Playing with Kasabian at the O2 Bristol must have been something else
"That was amazing, it was quite a shock because we did not find out about it until shortly before it was due to happen, so it was very much like 'Wow we are supporting Kasabian. I got to meet Sergio Pizzorno and he is really kind, just such a lovely soul, he was so nice to us, it was a great crowd too, everyone was singing along so that was cool, it was all a bit mad in a good way. We have got our rock and indie credentials now, we have made our own mark on things."
What do you take from the big shows?
"Getting more fans is great but a gig is a gig and I always imagine that I am playing in a millennium stadium even if I am playing the Dog House in Swansea. I think collectively as a band we are getting better all the time from doing a certain amount of practice in a small room, we have just done so many shows now on different stages, we have got used to playing and adapting to a new stage and still be able to do something unique."
"I love it. In a way it is a lot easier to play a big stage. You come out and it is like everything is there. Usually at our gigs a lot of people are falling over and onto the stage, there is no gap between the crowd and you, so it is a totally different thing to get used to. There is a lot of people out there but they are miles away from me."
"It took us a few shows to get the sound right, I had to get another amp and we then had to figure out how to make the guitars sound amazing in this kind of setting but it really has changed the band, we sound so much better live now with the guitars, so it is practical as well."
Seeing Trampolene at the Scala made it obvious that a transformation had taken place
"I still can't believe that happened actually, I have to pinch myself sometimes because I always wanted to play there, it was my biggest dream and now I have done it, it was such a special night. There has been some sort of transformation somehow somewhere. Thank you, I am glad it was not just me thinking that. I don't know if it is the Liam Gallagher shows. We bonded in a certain way, maybe we just get better it is hard to say. It might be a combination of those things."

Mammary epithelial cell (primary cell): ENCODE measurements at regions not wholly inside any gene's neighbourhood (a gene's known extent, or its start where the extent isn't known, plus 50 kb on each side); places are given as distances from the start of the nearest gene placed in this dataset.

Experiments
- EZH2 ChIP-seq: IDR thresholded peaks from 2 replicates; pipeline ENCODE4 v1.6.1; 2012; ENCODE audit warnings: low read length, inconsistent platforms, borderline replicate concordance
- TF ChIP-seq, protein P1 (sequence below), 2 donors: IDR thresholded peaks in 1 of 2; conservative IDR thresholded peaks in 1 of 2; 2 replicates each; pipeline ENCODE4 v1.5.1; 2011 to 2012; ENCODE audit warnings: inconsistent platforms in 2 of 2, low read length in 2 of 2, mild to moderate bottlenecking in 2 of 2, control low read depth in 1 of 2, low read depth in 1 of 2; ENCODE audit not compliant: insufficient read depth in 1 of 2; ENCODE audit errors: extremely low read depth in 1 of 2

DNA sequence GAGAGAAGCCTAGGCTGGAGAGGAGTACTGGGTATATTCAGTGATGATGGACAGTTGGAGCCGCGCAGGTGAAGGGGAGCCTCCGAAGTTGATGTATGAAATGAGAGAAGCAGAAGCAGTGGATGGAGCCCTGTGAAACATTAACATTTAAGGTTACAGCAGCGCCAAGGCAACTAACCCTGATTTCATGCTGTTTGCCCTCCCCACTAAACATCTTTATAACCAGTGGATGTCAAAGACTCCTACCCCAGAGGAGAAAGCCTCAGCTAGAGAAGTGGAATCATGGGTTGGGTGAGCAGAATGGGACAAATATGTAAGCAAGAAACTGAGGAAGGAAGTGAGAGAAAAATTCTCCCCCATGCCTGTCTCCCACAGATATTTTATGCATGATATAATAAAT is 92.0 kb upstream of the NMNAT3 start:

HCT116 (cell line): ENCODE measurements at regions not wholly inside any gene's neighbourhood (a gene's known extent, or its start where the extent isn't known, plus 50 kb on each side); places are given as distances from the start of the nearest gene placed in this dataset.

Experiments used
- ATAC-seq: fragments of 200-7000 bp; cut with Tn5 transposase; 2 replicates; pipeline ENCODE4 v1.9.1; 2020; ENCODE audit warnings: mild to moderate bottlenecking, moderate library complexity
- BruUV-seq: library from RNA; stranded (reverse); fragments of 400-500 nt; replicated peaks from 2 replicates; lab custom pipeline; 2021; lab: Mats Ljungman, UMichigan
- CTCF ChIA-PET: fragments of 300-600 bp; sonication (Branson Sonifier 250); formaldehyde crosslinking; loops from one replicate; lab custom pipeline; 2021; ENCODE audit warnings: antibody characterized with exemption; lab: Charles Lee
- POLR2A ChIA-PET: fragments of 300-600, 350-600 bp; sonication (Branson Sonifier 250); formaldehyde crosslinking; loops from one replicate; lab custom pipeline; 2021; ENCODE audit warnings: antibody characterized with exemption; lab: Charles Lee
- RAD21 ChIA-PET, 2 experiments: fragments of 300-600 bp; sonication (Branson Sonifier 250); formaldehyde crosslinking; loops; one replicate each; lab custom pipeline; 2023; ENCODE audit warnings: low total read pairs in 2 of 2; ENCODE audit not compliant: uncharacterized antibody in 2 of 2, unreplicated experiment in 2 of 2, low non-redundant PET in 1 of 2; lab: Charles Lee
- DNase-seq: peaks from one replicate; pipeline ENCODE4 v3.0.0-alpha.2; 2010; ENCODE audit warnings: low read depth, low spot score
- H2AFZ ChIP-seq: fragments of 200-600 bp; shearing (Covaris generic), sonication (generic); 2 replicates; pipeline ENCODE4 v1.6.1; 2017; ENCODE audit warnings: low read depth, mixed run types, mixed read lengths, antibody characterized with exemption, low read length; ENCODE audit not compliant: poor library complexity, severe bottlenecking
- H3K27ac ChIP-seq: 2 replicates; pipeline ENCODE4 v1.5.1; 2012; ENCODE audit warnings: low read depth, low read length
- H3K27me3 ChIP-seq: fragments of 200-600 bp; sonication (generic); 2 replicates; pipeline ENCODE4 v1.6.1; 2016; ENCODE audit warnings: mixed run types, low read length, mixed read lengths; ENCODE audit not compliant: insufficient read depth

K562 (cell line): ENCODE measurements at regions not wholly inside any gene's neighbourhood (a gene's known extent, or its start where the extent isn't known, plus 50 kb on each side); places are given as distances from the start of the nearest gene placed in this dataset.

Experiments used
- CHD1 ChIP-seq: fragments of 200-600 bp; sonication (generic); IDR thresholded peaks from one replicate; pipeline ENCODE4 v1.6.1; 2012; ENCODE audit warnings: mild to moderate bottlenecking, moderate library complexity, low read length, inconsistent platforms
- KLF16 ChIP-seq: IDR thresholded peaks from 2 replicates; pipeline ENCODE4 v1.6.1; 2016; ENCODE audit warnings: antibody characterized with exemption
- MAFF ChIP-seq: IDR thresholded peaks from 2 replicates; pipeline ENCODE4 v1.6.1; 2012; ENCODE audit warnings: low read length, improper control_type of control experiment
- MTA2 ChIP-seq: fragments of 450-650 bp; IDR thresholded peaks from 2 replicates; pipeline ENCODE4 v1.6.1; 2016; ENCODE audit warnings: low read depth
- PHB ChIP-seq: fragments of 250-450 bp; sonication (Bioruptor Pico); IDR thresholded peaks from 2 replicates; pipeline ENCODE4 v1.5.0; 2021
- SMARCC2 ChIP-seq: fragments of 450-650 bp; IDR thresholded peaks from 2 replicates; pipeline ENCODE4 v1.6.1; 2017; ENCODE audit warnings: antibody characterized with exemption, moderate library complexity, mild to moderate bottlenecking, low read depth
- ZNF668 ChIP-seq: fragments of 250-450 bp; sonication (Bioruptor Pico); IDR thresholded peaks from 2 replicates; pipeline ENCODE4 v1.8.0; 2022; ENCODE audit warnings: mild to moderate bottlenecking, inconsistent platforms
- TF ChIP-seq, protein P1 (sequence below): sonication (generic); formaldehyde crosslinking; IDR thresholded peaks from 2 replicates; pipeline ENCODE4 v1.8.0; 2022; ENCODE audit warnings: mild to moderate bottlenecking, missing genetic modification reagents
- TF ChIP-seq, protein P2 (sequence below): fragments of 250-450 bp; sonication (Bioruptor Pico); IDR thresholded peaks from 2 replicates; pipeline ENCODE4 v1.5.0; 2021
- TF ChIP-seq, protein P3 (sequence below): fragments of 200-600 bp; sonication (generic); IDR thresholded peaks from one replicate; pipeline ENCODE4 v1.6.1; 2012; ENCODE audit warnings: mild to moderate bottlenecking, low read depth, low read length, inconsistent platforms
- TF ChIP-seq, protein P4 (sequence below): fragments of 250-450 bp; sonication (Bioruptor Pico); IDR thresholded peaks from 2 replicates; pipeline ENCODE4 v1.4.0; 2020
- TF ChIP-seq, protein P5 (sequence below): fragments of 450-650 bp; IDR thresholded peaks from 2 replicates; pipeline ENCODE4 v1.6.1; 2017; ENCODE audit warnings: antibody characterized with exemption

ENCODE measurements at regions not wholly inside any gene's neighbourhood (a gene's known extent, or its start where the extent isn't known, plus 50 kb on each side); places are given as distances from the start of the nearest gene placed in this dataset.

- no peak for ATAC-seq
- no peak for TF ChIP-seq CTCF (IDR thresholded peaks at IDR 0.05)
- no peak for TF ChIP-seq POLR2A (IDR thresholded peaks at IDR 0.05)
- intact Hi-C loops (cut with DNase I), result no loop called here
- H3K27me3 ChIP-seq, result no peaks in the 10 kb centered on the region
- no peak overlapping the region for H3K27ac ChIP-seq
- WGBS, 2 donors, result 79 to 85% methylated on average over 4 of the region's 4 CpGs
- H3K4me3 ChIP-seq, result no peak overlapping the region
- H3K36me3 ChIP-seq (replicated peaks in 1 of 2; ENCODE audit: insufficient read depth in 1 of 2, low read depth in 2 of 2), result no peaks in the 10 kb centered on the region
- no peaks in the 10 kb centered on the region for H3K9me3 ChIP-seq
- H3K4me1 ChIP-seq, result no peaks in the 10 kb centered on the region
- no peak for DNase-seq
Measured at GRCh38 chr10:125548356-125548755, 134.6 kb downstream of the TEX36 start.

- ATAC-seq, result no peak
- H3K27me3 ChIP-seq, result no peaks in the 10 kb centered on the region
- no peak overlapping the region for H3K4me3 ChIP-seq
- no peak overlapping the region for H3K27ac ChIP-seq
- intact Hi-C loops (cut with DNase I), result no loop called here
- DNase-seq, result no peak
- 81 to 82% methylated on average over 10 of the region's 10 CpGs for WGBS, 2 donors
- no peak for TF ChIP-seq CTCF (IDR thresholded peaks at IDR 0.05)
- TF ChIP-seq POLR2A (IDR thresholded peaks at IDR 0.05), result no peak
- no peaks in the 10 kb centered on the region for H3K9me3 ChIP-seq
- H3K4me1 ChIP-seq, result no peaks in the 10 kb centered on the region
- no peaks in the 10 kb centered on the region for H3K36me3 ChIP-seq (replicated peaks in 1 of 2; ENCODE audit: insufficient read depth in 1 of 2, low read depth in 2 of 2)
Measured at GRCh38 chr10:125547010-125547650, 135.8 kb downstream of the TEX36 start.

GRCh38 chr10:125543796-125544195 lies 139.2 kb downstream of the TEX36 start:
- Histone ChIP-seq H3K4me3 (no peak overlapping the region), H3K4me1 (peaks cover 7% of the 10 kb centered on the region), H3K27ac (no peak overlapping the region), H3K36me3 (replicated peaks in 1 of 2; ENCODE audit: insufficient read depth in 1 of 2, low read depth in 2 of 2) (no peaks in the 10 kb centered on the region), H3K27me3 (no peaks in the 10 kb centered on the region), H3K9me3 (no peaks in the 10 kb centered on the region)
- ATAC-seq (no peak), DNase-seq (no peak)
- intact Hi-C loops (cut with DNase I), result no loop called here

|Photo: Tana Kadlecova|
What music do you listen to at the moment?
"I have a sleep playlist, been listening to some piano music for a while and I love it. I like hearing music in its purest form, just the piano playing or just the guitar playing so musicians like Glen Gould who is a brilliant piano player is really interesting to me. He had an interesting life and his recordings are fascinating because he sang along quietly, so you can always hear his voice a little bit at the back of the recording."
"If you want to watch a performance you should watch Glen Gould play the Emperor Concerto, it is 45 min long but it is an unbelievable 45 min. The story is that they were doing this big broadcast somewhere and the piano player who was supposed to play the part could not do it and did not turn up so Glen Gould had one day to learn the Emperor Concerto which is the hardest thing you can ever play on the piano. When you watch it you realise that it is beyond genius and I really think it is something else."
"His life story really draws you in, he died when he was young, he had a stroke, he was on a life support machine, his father turned it off so it is a sad story. If you check his story out you will get obsessed with him too, I tend to obsess about great musicians, Elliott Smith is one of my main influences. He is definitely up there for me, probably the biggest one, bigger than all the other ones that I have mentioned."
What sort of album release plan are Trampolene working to?
"It is our goal and dream to release a second album. I do not know when it is going to be done yet, we are still trying to get as much studio time as we can and then go from there. We are in Kunk, we are having a great time and really loving it there, it is just the best studio. We got to know Ray Davies, he helped us move up there and he has always looked after us, it is pretty cool, I pinch myself. He is always popping his head in and I am like 'is this song better than Waterloo Sunset?' and he is like 'no no no', that is when I know I have got to keep writing."
Are you enjoying things just now?
"I can't even think too much about it, I just like to keep going. We don't want to stop and we want to go much further, it seems like we are in an OK position but it can always be better. That is the curse of being human isn't it?"
"I hope people can get everything they ever want from me just by listening to the songs but god knows if I ever get myself far enough, it all needs to be real in order for it to last. I always thought that the more real I could make my music, the longer it would last and that is what I am trying to do."
7th September through Mi7 Records
Jack Jones - "Swim Up" and "It's Not My Thing"
Trampolene - "Pick A Pocket Or Two"
Several UK dates between 20/11 - 1/12 - This Feeling Alive Tour - Headliner
Tickets on sale from Friday 31st August at 10 am
Click Here to buy tickets